Beer à no-go: Learning to stop responding to alcohol cues reduces alcohol intake via reduced affective associations rather than increased response inhibition
Research output: Contribution to journal › Article › Academic › peer-review
Aims Previous research has shown that consistently not responding to alcohol-related stimuli in a go/no-go training procedure reduces drinking behaviour. This study aimed to examine further the mechanisms underlying this go/no-go training effect. Design, setting and participants Fifty-seven heavy drinkers were assigned randomly to two training conditions: in the beer/no-go condition, alcohol-related stimuli were always paired with a stopping response, while in the beer/go condition participants always responded to alcohol-related stimuli. Participants were tested individually in a laboratory at Maastricht University. Measurements Weekly alcohol intake, implicit attitudes towards beer, approachavoidance action tendencies towards beer and response inhibition were measured before and after the training. Findings Results showed a significant reduction in both implicit attitudes (P = 0.03) and alcohol intake (P = 0.02) in the beer/no-go condition, but not in the beer/go condition. There were no significant training effects on action tendencies or response inhibition. Conclusions Repeatedly stopping pre-potent responses towards alcohol-related stimuli reduces excessive alcohol use via a devaluation of alcohol-related stimuli rather than via increased inhibitory control over alcohol-related responses.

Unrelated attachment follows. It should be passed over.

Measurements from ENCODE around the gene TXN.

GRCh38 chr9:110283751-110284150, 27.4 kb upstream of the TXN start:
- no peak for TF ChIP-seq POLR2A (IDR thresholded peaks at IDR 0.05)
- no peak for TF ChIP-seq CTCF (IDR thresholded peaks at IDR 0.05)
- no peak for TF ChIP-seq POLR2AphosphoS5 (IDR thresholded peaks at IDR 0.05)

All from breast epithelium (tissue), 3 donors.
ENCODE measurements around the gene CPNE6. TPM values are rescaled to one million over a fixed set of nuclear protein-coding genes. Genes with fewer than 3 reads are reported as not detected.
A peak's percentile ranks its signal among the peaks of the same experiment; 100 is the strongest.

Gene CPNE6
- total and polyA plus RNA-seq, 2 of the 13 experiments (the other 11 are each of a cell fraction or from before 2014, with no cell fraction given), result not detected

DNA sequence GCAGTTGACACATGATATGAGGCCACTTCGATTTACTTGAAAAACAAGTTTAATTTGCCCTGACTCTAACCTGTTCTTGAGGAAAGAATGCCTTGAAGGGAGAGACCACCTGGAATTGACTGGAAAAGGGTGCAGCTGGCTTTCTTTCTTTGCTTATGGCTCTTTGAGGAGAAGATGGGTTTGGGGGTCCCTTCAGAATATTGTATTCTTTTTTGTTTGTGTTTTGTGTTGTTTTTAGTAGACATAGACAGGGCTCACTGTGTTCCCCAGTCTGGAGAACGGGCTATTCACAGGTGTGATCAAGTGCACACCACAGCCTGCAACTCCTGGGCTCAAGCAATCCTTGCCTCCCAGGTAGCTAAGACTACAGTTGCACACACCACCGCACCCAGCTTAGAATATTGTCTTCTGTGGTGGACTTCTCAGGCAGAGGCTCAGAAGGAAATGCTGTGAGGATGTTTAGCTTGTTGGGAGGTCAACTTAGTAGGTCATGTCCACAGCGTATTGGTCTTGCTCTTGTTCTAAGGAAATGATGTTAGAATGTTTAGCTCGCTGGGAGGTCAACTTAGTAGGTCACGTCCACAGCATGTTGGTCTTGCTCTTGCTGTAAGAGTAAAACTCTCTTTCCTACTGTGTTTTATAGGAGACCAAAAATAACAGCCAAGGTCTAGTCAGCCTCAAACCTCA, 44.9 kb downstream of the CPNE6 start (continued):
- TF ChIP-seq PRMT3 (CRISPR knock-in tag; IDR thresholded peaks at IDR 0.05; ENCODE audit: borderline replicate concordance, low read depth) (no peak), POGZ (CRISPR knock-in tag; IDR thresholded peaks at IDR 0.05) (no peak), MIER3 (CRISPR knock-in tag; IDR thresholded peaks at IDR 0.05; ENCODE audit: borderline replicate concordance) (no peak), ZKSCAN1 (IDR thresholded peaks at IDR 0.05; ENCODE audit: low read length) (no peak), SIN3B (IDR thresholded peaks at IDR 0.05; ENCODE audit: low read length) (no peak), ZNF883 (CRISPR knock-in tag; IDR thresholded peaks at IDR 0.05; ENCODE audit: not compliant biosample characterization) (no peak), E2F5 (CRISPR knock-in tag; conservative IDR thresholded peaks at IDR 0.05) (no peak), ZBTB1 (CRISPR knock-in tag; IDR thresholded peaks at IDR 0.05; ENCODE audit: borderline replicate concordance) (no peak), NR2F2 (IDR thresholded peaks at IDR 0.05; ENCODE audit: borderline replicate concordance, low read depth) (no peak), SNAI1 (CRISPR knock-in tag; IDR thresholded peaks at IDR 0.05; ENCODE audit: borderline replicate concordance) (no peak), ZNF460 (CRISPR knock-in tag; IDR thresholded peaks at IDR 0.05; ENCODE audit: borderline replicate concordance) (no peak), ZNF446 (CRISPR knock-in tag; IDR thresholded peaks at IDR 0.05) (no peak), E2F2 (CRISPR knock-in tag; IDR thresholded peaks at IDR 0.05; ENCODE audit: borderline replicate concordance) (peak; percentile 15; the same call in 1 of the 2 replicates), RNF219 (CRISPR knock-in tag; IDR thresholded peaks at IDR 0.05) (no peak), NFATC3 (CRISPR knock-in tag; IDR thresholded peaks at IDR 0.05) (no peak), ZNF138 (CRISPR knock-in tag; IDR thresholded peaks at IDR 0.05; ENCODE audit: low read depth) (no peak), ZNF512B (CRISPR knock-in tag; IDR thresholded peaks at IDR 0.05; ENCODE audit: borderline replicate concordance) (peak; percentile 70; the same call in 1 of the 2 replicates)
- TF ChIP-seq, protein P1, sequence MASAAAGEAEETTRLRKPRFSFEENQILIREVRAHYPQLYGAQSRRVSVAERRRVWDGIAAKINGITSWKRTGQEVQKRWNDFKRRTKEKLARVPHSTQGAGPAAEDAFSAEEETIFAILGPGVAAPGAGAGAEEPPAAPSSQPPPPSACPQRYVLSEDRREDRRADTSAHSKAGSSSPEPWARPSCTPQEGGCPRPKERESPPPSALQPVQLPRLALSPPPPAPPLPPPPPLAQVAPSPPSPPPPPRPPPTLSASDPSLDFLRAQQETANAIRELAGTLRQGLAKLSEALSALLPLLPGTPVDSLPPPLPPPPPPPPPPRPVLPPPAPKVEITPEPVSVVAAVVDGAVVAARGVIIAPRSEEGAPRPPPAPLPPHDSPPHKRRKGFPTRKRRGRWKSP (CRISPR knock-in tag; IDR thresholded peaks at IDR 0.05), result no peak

- ADOLESCENTS, Alcohol, DRINKING BEHAVIOR, EXPECTANCIES, IAT, IMPLICIT, WORKING-MEMORY, go, implicit attitudes, no-go task, response inhibition